Crawling Hurricane Dorian lashes north Bahamas
- Author: Sonia Alvarado Sep 03, 2019,
Sep 03, 2019, 0:15
The storm was moving west (275 degrees) at 8 miles per hour.
"Dorian's slowing forward motion will keep hurricane conditions over the islands for this prolonged period of time", Dean said. "If your head is hard and stubborn and you will not move, you will have to hunker down".
Officials are concerned about storm surge from Dorian, especially due to the slow speed of the massive storm.
The Miami-based National Hurricane Center (NHC) said Dorian was packing maximum sustained winds of 160 miles per hour (260 km per hour) early on Sunday and was about 35 miles (55 km) east of Abaco.
Hurricane Dorian, a massive Category 5 storm on the Saffir-Simpson wind scale, is seen on September 1, 2019 by the NOAA-20 weather satellite in this infrared view.
Hurricane Dorian is gaining intensity as now a possible Category 5 storm, and is barreling towards the Bahamas, along with Florida and the Southeast coast of the United States. Conditions are expected to grow only worse as Dorian stalls over the Bahamas, forecasters say. "The Bahamas are flat", DeSantis said Saturday. "We have no more time available".
Palm Beach County, the third most-populated county and home to President Donald Trump's Mar-a-Lago resort, was among those with partial mandatory evacuations.
In some parts of Abaco, "you can not tell the difference as to the beginning of the street versus where the ocean begins", said Prime Minister Hubert Minnis. Only eight left on the last ferry out, he said.
As it begins to affect the northern part of the island chain of the Bahamas on Sunday, the winds are expected to increase further, reaching sustained speeds of 250km/h, just shy of a Category five.
Earlier Saturday, skiffs shuttled between outlying fishing villages and McLean's Town, a settlement of a few dozen homes at the eastern end of Grand Bahama island, about 150 miles (240 kilometers) from Florida's Atlantic coast. Most people came from Sweeting Cay, a fishing town of a few hundred people about 5 feet (1.5 meters) above sea level. Caitlin Brown said. She added that eight military helicopters are on standby.
But Jack Pittard, an American who has been traveling to the Bahamas for some 40 years, said he has made a decision to ride out the storm in The Abaco Islands.
Florida Public Radio Emergency Network
"It's devastating", Joy Jibrilu, director general of the Bahamas' Ministry of Tourism and Aviation, said Sunday afternoon. Preparations to protect life and property should be rushed to completion.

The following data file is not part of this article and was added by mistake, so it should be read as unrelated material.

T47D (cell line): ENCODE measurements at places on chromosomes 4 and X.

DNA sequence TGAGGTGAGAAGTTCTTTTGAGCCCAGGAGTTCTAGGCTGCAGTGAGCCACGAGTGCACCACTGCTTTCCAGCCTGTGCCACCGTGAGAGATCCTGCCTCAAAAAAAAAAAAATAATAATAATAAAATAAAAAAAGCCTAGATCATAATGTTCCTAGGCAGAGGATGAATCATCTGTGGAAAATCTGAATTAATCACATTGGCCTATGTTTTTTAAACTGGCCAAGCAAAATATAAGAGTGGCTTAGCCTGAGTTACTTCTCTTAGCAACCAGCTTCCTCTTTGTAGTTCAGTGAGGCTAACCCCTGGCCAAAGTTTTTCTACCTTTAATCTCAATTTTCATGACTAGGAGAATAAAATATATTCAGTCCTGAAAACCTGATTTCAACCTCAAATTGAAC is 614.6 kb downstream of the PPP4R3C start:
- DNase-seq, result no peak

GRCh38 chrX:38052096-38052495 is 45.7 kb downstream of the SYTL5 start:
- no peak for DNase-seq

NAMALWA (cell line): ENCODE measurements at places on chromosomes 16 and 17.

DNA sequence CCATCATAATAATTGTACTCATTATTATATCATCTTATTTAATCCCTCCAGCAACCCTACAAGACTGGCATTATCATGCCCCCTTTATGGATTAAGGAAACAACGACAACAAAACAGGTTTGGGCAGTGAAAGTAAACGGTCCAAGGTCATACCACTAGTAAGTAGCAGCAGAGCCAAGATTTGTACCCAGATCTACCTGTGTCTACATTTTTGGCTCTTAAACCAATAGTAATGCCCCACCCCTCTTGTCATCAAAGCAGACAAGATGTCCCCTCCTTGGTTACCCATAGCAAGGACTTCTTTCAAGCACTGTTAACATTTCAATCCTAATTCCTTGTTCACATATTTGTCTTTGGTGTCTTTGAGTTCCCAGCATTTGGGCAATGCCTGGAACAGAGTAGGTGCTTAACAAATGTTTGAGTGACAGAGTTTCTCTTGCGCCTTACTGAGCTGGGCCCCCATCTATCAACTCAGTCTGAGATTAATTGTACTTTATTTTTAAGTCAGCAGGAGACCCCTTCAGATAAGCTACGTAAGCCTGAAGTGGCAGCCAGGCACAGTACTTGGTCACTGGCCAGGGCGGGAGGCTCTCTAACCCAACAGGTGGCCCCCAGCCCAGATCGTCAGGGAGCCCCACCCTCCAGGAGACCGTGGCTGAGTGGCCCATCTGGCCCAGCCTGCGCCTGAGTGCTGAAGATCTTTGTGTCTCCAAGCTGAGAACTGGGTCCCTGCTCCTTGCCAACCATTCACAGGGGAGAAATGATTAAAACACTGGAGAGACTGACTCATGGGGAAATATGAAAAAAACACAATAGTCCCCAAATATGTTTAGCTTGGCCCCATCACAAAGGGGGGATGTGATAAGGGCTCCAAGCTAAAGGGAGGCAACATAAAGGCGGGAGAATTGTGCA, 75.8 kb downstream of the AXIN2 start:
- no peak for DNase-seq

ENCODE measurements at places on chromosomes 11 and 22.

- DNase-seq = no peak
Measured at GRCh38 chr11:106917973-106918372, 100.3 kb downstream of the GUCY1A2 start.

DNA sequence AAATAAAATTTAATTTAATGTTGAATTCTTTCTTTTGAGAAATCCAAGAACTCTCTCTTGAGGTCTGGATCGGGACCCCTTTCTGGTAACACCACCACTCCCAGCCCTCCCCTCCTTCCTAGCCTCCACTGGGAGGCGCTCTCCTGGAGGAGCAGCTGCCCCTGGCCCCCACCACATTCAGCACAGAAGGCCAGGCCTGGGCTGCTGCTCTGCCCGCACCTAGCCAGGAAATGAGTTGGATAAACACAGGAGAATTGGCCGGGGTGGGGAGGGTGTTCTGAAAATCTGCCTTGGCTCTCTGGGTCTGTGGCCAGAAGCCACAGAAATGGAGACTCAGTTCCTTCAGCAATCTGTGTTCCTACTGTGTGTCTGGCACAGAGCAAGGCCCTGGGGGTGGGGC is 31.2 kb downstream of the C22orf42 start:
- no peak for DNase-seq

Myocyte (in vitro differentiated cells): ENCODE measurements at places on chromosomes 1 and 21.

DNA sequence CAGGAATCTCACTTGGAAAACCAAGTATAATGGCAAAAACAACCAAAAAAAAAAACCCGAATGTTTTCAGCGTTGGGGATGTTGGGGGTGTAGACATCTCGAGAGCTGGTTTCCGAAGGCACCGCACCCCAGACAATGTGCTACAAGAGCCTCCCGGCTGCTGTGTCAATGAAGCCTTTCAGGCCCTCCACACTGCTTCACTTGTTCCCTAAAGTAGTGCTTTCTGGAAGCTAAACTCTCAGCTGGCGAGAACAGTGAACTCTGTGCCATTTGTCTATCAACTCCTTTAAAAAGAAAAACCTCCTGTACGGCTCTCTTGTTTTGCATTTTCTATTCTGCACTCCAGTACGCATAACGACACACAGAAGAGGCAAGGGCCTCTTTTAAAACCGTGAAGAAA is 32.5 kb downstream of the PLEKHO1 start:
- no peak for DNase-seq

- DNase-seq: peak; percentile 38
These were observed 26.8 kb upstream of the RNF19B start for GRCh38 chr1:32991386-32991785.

Pittard said he battened up his house and is spending the storm in a nearby duplex behind a group of cottages that a friend owns. He noted the ocean is quite deep near where he was staying, and there is a cay that provides protection.
"I'm not afraid of dying here", said Pittard, who lives in Lexington, Kentucky.
- Hurricane Dorian is now officially the strongest hurricane in modern records to hit the northwestern Bahamas, as it moves west through the Atlantic as a catastrophic Category 5 storm.
Harris, the government spokesman, said Dorian could affect 73,000 residents and 21,000 homes.
The National Hurricane Center's rainfall estimates for the northwestern Bahamas were upped to 12in to 24in, with isolated incidents of 30in, while estimates for the coastal Carolinas were between 5in to 10in of rain, with isolated cases of 15in.
Jeffrey Allen, who lives in Freeport on Grand Bahama, told the Associated Press he had learned after several storms that sometimes predictions of damage don't materialize, but he still takes precautions.
"It's nearly as if you wait with anticipation, hoping that it's never as bad as they say it will be".
The archipelago is no stranger to hurricanes.
The biggest concern will be Dorian's slow motion when it is near Florida, placing some areas of the Sunshine State at an increasing risk of a prolonged, drawn-out event of strong winds, unsafe storm surge, and heavy rainfall.
The second-strongest Atlantic storm on record was forecast to keep pounding the archipelago through the day, then move towards the east U.S. coast - where authorities ordered more than a million people evacuated in Florida, South Carolina and Georgia.
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